three simple steps to improve your liver health: n Drink less than 14 units of alcohol and have three consecutive days off alcohol every week n Eat a healthy diet and take more exercise n Know the risk factors for viral hepatitis and get tested or vaccinated if at risk. There are now highly effective cures for hepatitis Director of policy and communications at the British Liver Trust Vanessa Hebditch said: “In early 2020, our Love Your Liver health screening roadshow was ready to tour the nation, offering free liver health checks to the general public at high streets up and down the county. “Unfortunately, Covid-19 forced us to postpone the roadshow. “That meant about 4,000 people will have missed out on a free liver health check. “If we look at the statistics from previous Roadshows, about 650 of those would have shown signs of

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Pandemic could lead to big jump in liver disease

THE British Liver Trust is calling for every person in the UK to consider their liver health and take a simple quiz to assess their risk after adults across the UK admit to making unhealthy lifestyle choices in 2020. More than a million adults in the UK may currently have the early stages of liver disease but are unaware and have no symptoms. Worryingly, rising rates of obesity means 150,000 children could also have non-alcohol related fatty liver disease. Many people have increased their alcohol consumption and gained weight during lockdown – the two biggest risk factors for developing liver disease. The British Liver Trust has issued the stark warning after: n One in five adults are thought to be at risk due to either being overweight or drinking too much alcohol.

opment or was caused by the development of the Rail Freight Interchange on the other side of the motorway. “But the contractor in that, WinVic, has been really positive and helpful and it has undertaken significant investigation of the work it is doing, and it is adamant what they are doing is not having an impact.” Labour councillor Jane Birch questioned whether the cause was down to new developments. However, Councillor Larratt outlined a new possible cause could be due to maintenance works being carried out on the M1 motorway. However, Councillor Larratt outlined that a new possible cause could be due to maintenance works being carried out on the M1 motorway.


15 years jail for his part in shooting incident A 23-YEAR-old man has been sentenced to 15 years in prison following an incident in 2018 where several shots were fired through the window of a pub. Samuel Cox took part in the incident during the early hours of January 13, 2018, where multiple shots were fired from a shotgun through the window and doors of the King David PH in Newnham Road, Northampton. The escape vehicle was a Fiat 500 which was then set on fire. Cox was found guilty at Northampton Crown Court in December for conspiracy to cause grievous bodily harm, possessing a firearm with intent to endanger life, arson, and perverting the course of public justice. He was sentenced at Leicester Crown Court last month to 36 years in total for all the offences, to run concurrently, resulting in a stay in prison of fifteen years.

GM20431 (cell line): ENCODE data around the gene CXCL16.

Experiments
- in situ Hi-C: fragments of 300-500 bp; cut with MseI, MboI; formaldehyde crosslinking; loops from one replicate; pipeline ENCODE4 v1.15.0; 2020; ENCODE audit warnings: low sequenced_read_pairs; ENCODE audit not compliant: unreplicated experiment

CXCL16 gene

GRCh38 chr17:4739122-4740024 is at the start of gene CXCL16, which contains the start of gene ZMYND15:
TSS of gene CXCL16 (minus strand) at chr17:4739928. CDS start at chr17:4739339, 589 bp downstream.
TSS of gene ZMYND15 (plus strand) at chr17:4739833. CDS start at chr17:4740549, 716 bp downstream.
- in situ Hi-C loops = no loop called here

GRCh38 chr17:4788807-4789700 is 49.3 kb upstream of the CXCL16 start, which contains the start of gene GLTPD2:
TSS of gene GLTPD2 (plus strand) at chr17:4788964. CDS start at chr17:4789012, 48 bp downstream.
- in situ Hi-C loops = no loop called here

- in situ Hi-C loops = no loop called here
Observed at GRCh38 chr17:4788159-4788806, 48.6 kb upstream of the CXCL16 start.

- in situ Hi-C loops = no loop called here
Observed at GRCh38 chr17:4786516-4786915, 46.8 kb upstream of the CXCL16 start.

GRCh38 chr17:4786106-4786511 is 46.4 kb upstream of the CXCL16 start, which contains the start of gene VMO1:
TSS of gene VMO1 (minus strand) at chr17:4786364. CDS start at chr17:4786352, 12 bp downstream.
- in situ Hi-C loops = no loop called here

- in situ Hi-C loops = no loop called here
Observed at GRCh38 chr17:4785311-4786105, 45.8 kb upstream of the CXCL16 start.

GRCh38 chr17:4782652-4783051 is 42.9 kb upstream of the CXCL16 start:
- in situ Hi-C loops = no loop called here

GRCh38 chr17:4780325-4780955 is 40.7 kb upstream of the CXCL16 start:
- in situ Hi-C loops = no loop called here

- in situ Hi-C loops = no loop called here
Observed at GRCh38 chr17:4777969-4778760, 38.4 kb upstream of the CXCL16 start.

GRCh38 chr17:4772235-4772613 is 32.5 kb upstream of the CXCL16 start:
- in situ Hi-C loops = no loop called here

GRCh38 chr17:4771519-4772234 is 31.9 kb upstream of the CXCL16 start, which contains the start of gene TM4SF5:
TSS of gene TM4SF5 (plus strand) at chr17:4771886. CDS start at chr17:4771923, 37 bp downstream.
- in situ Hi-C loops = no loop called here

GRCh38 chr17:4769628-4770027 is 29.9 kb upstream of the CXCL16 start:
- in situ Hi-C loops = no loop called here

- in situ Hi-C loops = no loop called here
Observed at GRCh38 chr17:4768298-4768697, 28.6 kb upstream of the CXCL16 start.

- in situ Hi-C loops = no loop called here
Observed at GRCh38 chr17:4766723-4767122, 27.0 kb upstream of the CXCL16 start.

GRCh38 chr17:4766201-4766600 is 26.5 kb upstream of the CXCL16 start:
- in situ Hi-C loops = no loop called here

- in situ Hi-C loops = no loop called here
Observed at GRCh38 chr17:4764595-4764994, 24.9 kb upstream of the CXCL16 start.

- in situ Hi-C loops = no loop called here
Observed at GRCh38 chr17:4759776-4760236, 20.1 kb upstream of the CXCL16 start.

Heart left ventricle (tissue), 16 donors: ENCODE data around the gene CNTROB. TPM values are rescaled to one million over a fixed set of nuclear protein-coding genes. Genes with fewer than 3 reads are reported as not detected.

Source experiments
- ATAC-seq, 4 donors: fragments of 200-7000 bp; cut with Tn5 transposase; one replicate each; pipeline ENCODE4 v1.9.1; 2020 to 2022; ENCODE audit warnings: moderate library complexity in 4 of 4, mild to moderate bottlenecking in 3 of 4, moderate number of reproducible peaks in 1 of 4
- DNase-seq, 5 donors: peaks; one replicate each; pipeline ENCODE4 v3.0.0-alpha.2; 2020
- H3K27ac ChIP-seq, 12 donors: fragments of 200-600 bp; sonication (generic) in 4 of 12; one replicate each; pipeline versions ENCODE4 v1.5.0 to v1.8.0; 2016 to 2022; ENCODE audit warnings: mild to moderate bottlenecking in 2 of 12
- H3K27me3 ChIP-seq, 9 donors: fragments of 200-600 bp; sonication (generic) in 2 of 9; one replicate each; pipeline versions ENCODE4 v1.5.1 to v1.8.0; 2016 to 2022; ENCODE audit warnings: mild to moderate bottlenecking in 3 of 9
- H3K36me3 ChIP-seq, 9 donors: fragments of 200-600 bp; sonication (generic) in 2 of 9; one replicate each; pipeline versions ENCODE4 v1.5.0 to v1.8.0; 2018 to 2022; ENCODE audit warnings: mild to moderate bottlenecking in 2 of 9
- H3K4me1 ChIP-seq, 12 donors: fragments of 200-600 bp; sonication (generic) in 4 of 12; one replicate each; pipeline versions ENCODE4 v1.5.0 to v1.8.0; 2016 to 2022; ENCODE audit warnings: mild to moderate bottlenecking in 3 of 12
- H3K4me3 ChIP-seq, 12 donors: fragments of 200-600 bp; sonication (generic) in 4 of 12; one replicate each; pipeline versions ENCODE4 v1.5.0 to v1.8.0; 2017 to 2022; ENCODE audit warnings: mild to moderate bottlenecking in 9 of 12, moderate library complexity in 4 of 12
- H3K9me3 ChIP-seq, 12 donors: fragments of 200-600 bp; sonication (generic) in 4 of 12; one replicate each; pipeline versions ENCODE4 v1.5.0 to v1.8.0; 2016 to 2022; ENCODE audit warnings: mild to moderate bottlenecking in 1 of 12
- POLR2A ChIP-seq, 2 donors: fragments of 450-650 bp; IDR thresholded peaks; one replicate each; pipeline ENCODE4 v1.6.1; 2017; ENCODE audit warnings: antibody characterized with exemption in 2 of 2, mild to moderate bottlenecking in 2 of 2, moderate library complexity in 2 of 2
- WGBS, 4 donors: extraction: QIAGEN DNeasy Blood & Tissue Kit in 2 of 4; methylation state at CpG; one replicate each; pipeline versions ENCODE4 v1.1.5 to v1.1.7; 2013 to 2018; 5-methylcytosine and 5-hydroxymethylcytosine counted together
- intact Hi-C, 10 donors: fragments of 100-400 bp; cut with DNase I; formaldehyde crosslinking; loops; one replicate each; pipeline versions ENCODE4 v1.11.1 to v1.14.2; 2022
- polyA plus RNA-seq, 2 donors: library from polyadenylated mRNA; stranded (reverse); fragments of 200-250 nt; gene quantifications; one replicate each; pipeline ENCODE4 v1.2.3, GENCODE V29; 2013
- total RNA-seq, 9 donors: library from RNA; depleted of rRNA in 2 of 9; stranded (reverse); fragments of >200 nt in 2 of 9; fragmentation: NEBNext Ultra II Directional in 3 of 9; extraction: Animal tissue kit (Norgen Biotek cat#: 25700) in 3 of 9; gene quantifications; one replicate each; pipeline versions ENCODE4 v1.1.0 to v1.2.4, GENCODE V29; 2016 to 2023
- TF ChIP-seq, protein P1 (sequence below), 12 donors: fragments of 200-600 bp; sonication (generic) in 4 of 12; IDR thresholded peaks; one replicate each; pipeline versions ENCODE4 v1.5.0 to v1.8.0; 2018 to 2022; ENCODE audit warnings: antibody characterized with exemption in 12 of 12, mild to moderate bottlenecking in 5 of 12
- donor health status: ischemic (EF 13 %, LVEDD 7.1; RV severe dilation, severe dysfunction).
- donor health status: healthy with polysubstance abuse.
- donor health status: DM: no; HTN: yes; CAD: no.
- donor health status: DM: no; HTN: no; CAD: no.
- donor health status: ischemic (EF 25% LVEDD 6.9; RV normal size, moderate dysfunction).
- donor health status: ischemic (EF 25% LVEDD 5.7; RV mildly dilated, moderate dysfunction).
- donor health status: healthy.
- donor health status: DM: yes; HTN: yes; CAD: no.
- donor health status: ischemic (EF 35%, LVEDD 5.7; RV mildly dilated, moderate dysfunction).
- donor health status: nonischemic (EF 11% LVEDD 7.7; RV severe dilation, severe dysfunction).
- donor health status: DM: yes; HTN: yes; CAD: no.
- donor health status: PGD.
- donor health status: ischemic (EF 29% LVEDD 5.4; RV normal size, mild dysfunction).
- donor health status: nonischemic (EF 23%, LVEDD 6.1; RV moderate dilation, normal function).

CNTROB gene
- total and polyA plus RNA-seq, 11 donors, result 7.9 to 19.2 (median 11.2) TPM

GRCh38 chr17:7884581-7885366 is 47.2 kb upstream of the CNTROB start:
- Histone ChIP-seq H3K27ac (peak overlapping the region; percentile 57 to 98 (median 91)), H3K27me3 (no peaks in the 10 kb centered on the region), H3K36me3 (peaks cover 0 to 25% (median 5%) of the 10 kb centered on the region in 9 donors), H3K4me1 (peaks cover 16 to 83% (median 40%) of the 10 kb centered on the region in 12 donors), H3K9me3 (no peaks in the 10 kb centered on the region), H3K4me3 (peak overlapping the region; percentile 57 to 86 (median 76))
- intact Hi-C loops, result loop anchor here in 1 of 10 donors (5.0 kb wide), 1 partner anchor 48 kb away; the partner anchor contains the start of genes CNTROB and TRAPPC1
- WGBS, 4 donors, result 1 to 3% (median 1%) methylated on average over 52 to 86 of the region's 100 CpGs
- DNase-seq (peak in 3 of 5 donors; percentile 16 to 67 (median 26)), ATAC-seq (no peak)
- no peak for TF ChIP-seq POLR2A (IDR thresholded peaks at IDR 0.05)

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possible liver damage. “We are very concerned that while thousands will have missed out on valuable liver health advice, some of those people will already have undiagnosed liver disease. “It won’t show symptoms until the very late stages when treatment options are limited.

Beth came to a Love Your Liver roadshow in 2019. She said: “I wasn't sure what state my liver would be. “It has always concerned me as I have often used alcohol to relieve stress throughout my life. “I was nervous going in for the test when I saw the roadshow. “But knew that I needed to know the truth of what I was doing to my liver. “It does take guts to have a liver scan and it was good to know the result. “It gave me a chance to reflect and take some steps in my life to be stronger willed in making much more healthier choices.”


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Urgent appeal from health chiefs – please return community healthcare equipment AN URGENT appeal has been issued for healthcare equipment to be returned. The county council and NHS Northamptonshire CCG has made the appeal for people to return items such as community beds, mattresses, commodes, bath lifts, shower chairs, toilet surrounds, crutches and walking frames, patient turning equipment, hoists and slings. This equipment is loaned out when people leave hospital or after a period of illness to help them stay safe at home and retain their independence. Throughout the coronavirus outbreak the county council and health partners have experienced shortages of this equipment so they are appealing to people to call Millbrook on 0330 124 1219 as soon as possible to arrange a free of

charge collection of any items they no longer need. Collections will be arranged for a convenient time, and will be contactless; where possible equipment can be picked up from outside the home to help ensure everyone stays safe. Alternatively people can deliver to the following covid-safe collection points: Church of Jesus Christ of Latter Day Saints 137 Harlestone Road, Northampton NN5 6AA, Tuesdays, 3pm to 7pm, Thursdays, 9am to 12 noon. Or, Millbrook Healthcare Depot 9A North Portway Close, Round Spinney Industrial Estate, Northampton NN3 8RQ Mondays to Fridays between 9am and 5pm. Collected equipment will be fully tested, refurbished and thoroughly cleaned before